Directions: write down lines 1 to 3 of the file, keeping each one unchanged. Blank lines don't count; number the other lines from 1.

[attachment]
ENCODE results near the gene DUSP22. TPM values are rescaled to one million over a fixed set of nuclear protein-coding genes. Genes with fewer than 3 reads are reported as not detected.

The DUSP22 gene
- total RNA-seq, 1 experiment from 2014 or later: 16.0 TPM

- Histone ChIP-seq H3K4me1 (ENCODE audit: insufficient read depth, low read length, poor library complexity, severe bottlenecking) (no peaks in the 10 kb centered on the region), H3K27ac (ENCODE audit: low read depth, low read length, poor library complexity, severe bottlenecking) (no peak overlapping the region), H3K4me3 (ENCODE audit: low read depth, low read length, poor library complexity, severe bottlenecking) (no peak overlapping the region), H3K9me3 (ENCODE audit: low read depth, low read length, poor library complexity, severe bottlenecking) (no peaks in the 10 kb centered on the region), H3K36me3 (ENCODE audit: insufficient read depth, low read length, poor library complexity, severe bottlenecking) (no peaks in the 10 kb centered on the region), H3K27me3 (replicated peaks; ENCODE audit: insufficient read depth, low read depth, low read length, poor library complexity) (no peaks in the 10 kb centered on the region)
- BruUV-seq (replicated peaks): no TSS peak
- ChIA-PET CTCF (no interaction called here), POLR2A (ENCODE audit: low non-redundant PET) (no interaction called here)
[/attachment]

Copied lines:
ENCODE results near the gene DUSP22. TPM values are rescaled to one million over a fixed set of nuclear protein-coding genes. Genes with fewer than 3 reads are reported as not detected.

The DUSP22 gene
- total RNA-seq, 1 experiment from 2014 or later: 16.0 TPM